Mpls Downtown Public Safety

As mpls downtown continues to reanimate, we are committed to helping provide you with the resources and information as you return to downtown with more regularity. Part of that is knowing the work being done and the trends we’re seeing throughout our downtown community. We know through public safety reports that as we compare year-over-year to 2019 and 2020 and the overall four-year average, downtown mpls continues to show a decrease in overall crime statistics. There are challenges we are facing, but the perception of safety concerns vs. the reality of the day-to-day downtown experience are very different. To help, we are providing resource contacts, FAQ information and overviews of efforts being taken throughout the downtown community.

Who to call:

Emergency Services


Emergencies: 911  |  More emergency information


Text-To-911  | Call if you can. Text if you can’t.


Services include MPD, Metro Transit Police, Park Police, Hennepin County Sheriff’s Office, EMS, and Mpls Fire Department


Non-Emergency Resources


City services and information: 311 (or visit the 311 online resource page)


Non-emergency police assistance: (612) 348-2345 (more info)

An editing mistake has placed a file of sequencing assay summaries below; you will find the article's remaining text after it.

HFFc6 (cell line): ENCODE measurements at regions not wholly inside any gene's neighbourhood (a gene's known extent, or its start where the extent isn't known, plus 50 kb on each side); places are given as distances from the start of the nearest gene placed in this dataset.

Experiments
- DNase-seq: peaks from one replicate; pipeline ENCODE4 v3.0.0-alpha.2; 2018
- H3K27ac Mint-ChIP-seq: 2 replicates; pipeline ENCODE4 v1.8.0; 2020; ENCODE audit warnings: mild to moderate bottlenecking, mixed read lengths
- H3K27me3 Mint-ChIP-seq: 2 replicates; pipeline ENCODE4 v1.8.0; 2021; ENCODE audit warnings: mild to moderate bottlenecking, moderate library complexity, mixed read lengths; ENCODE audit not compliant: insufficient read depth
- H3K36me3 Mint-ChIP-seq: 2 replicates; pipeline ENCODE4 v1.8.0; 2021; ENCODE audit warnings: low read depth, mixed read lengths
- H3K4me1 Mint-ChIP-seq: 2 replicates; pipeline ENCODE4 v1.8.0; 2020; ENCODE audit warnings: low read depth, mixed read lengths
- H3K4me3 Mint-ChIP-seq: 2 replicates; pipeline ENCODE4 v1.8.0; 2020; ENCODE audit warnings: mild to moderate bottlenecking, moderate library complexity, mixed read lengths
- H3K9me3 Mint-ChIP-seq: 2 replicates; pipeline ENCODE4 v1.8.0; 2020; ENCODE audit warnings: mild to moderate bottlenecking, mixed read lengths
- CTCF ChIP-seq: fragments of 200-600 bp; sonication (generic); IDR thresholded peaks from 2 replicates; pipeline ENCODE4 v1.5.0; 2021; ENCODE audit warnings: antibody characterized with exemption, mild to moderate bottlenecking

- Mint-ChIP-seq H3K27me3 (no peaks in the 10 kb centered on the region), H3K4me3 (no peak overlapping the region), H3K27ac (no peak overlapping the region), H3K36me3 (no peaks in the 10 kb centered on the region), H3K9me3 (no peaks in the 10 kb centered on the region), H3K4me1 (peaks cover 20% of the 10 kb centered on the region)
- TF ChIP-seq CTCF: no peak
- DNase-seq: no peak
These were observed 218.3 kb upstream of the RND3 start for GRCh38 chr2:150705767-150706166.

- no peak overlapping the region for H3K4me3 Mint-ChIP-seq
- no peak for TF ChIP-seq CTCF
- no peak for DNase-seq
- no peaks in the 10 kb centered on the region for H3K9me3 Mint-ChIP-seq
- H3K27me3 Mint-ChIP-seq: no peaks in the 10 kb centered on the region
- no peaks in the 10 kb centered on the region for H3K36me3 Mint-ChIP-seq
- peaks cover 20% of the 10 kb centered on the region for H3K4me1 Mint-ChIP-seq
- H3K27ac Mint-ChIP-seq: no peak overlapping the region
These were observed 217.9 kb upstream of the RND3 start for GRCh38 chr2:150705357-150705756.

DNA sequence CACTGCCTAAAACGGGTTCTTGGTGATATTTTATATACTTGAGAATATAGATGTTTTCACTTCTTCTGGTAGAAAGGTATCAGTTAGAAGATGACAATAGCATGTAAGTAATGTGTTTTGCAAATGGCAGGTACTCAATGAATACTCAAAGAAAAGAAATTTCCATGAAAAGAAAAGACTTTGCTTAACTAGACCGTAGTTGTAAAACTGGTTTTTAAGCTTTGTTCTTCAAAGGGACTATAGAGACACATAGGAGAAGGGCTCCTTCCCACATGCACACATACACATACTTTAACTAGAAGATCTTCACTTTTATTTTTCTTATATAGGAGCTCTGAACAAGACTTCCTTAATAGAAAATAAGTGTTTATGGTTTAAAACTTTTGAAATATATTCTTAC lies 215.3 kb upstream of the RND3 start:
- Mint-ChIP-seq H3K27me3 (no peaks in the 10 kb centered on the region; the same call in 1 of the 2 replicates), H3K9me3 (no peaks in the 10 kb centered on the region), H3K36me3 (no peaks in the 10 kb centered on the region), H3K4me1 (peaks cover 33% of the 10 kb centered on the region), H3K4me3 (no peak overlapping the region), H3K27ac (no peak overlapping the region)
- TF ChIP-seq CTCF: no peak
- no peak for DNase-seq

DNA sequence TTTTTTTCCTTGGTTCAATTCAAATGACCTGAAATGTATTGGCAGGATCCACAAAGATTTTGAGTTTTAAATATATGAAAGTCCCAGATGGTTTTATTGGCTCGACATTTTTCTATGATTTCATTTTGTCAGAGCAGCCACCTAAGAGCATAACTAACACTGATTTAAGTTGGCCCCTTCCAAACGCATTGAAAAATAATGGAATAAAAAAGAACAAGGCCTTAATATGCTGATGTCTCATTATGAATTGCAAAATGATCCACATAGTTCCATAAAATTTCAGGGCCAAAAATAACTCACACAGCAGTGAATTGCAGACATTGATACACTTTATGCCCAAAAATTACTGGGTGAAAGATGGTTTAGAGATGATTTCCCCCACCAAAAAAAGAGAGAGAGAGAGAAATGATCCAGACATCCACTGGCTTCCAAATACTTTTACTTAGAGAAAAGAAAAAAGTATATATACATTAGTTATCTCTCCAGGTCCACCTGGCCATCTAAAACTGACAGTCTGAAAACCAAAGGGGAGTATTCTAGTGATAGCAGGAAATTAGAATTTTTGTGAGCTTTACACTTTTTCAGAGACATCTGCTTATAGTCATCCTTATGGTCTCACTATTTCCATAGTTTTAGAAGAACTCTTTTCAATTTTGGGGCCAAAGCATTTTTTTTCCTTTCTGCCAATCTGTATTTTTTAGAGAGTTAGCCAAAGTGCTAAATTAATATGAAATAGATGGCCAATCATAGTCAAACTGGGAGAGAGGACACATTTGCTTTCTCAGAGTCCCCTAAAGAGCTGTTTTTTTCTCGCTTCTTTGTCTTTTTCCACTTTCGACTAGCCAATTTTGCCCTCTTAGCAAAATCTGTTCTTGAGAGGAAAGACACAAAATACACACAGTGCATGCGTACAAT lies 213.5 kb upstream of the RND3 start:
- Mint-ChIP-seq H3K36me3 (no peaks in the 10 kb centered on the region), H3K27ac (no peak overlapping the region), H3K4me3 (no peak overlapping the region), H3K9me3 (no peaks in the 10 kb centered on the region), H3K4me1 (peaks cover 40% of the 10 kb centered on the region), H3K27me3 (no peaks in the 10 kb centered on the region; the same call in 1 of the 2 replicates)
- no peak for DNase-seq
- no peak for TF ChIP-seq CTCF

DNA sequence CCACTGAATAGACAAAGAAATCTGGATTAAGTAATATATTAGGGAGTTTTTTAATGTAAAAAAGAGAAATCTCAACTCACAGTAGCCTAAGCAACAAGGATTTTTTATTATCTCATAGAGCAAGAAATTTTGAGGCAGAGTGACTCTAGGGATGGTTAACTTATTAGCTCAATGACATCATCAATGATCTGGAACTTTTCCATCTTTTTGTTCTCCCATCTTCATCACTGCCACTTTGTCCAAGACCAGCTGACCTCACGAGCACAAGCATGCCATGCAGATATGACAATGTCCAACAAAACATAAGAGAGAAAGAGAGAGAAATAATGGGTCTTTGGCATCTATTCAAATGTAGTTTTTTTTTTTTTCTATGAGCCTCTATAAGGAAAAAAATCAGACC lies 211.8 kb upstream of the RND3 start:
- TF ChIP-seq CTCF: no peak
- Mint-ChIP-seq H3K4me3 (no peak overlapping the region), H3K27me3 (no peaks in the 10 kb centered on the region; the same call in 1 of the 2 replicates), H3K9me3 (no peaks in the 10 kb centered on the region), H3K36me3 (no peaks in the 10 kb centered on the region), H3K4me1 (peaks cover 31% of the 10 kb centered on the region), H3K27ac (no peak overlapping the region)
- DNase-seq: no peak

City of Mpls ways to report a crime or incident


Metro Transit Safety Info Page  |  Suspicious or threatening behavior on bus, light rail or at transit shelter: TEXT Metro Transit Police at (612) 900-0411  |  Also available through the Metro Transit Mobile app


Mpls Parking Safety: Website information  |  Text: “SECURITY” to 1-844-722-2692  |  Call: (612) 339-3411  |  If you are on Mpls Parking property, you can push a security button located nearest to you


DID Ambassador services and Safety Communications Center


If you need DID Ambassador services or other assistance downtown, please call the DID Hotline: (612) 332-1111.


Additional information + Parking/Transit resources


Mpls downtown reanimation info: Back to office occupancy, open restaurants, skyway hours, etc.


City of Mpls Reloadable Parking Card


City of Mpls Parking


Metro Transit NexTrip  |  Metro Transit Rider Alerts  |  Metro Transit Info: (612) 373-3333


Frequently Asked Questions

Does Minneapolis still have a police department?

Yes, the Minneapolis City Charter requires a minimum level of police staffing based on the number of residents in Minneapolis, and the 2021 city budget includes more than $171 million for the MPD. In addition, the city is investing in additional community safety initiatives.